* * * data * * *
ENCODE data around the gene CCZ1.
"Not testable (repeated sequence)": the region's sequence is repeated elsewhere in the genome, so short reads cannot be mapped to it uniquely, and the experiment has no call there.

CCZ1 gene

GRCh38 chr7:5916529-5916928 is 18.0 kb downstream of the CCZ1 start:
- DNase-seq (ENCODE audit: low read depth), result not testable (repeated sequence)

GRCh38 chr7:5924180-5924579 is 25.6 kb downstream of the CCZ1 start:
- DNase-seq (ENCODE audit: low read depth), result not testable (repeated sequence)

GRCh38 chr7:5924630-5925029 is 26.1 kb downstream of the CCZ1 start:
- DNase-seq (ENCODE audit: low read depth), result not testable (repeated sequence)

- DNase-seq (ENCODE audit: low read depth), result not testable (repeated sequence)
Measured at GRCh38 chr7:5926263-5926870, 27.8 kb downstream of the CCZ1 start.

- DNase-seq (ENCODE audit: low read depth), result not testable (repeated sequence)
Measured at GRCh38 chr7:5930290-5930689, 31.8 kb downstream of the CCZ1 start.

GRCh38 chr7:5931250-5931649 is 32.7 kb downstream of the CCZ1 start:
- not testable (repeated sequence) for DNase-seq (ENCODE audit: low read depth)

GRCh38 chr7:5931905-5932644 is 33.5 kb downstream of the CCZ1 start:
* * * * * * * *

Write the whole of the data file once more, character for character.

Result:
ENCODE data around the gene CCZ1.
"Not testable (repeated sequence)": the region's sequence is repeated elsewhere in the genome, so short reads cannot be mapped to it uniquely, and the experiment has no call there.

CCZ1 gene

GRCh38 chr7:5916529-5916928 is 18.0 kb downstream of the CCZ1 start:
- DNase-seq (ENCODE audit: low read depth), result not testable (repeated sequence)

GRCh38 chr7:5924180-5924579 is 25.6 kb downstream of the CCZ1 start:
- DNase-seq (ENCODE audit: low read depth), result not testable (repeated sequence)

GRCh38 chr7:5924630-5925029 is 26.1 kb downstream of the CCZ1 start:
- DNase-seq (ENCODE audit: low read depth), result not testable (repeated sequence)

- DNase-seq (ENCODE audit: low read depth), result not testable (repeated sequence)
Measured at GRCh38 chr7:5926263-5926870, 27.8 kb downstream of the CCZ1 start.

- DNase-seq (ENCODE audit: low read depth), result not testable (repeated sequence)
Measured at GRCh38 chr7:5930290-5930689, 31.8 kb downstream of the CCZ1 start.

GRCh38 chr7:5931250-5931649 is 32.7 kb downstream of the CCZ1 start:
- not testable (repeated sequence) for DNase-seq (ENCODE audit: low read depth)

GRCh38 chr7:5931905-5932644 is 33.5 kb downstream of the CCZ1 start: